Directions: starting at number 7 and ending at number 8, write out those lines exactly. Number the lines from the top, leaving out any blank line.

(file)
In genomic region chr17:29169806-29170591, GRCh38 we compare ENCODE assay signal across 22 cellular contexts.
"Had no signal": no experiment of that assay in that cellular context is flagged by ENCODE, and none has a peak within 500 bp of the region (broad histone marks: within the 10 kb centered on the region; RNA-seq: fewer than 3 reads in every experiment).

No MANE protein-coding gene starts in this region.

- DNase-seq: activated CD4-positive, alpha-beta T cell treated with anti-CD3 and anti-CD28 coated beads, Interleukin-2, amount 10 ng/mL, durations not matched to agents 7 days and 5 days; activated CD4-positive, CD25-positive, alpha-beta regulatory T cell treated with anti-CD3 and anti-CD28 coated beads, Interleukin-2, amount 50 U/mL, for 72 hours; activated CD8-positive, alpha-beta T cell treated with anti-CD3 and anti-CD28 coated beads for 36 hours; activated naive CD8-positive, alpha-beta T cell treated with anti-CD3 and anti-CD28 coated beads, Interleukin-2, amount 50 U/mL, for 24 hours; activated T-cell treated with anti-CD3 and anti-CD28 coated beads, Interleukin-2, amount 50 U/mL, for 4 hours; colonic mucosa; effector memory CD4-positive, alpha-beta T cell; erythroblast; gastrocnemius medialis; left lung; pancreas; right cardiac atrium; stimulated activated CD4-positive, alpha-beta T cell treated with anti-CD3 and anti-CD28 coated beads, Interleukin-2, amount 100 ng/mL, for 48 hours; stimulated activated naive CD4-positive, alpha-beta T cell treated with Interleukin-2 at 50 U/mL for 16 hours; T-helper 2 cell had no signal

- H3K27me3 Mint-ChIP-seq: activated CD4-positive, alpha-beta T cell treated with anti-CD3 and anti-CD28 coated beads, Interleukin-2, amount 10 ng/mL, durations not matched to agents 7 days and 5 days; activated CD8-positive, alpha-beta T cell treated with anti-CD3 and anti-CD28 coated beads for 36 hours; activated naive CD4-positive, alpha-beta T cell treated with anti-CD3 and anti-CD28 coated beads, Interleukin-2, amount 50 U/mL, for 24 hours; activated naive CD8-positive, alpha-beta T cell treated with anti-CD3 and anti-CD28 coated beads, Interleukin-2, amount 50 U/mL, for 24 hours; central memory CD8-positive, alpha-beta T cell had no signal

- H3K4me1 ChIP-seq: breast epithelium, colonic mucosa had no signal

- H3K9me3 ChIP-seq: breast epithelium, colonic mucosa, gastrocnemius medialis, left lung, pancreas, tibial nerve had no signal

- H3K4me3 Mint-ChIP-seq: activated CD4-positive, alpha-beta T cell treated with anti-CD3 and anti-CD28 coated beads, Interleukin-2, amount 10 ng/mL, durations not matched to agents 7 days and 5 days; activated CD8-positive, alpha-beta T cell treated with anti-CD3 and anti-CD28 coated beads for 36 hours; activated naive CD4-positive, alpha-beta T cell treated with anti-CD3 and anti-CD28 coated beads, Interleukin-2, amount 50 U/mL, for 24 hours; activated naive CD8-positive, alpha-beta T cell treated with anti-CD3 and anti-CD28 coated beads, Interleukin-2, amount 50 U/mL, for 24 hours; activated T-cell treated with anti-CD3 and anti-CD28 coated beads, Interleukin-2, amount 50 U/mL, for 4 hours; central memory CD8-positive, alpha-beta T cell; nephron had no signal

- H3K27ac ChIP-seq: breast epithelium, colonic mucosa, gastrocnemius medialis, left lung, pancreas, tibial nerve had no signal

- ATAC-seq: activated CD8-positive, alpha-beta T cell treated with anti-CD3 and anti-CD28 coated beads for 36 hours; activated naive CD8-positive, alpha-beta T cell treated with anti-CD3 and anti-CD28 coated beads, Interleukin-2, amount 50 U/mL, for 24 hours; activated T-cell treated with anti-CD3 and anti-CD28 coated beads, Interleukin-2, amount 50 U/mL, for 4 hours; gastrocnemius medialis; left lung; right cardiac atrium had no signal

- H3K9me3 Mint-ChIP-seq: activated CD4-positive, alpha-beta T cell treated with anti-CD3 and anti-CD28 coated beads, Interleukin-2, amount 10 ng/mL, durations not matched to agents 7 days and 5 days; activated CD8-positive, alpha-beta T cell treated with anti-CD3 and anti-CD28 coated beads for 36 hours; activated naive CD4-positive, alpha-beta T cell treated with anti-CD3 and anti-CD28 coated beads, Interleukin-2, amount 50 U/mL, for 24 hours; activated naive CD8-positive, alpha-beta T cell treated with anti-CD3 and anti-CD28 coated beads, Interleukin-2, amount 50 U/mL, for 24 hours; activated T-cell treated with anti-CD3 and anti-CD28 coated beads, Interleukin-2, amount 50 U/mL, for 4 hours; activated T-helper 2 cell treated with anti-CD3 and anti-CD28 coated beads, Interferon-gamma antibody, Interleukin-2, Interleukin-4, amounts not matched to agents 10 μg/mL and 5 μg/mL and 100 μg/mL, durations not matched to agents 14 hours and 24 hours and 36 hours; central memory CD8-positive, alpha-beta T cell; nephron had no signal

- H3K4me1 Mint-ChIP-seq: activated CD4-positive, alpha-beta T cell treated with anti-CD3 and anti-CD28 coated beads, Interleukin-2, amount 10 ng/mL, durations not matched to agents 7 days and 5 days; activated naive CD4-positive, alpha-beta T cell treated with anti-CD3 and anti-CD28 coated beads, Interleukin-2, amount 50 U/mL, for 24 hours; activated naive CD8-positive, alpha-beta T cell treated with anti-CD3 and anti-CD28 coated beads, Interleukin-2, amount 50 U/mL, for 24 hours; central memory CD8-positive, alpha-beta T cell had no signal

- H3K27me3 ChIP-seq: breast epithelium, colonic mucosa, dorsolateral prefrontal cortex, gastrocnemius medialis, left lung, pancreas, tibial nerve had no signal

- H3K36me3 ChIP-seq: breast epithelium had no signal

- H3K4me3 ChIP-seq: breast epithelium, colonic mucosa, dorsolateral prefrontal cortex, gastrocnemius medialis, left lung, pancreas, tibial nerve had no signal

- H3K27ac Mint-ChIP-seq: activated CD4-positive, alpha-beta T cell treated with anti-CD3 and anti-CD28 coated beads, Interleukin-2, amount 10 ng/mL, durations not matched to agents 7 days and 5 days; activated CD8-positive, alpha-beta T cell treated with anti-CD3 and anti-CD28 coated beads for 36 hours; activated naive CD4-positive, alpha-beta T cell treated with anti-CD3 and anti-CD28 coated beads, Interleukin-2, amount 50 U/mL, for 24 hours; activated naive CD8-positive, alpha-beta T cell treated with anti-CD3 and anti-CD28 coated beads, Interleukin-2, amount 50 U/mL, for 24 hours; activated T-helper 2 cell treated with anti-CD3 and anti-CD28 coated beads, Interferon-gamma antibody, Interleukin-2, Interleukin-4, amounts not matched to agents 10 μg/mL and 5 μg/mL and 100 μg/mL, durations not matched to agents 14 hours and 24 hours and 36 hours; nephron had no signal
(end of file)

- H3K9me3 ChIP-seq: breast epithelium, colonic mucosa, gastrocnemius medialis, left lung, pancreas, tibial nerve had no signal

- H3K4me3 Mint-ChIP-seq: activated CD4-positive, alpha-beta T cell treated with anti-CD3 and anti-CD28 coated beads, Interleukin-2, amount 10 ng/mL, durations not matched to agents 7 days and 5 days; activated CD8-positive, alpha-beta T cell treated with anti-CD3 and anti-CD28 coated beads for 36 hours; activated naive CD4-positive, alpha-beta T cell treated with anti-CD3 and anti-CD28 coated beads, Interleukin-2, amount 50 U/mL, for 24 hours; activated naive CD8-positive, alpha-beta T cell treated with anti-CD3 and anti-CD28 coated beads, Interleukin-2, amount 50 U/mL, for 24 hours; activated T-cell treated with anti-CD3 and anti-CD28 coated beads, Interleukin-2, amount 50 U/mL, for 4 hours; central memory CD8-positive, alpha-beta T cell; nephron had no signal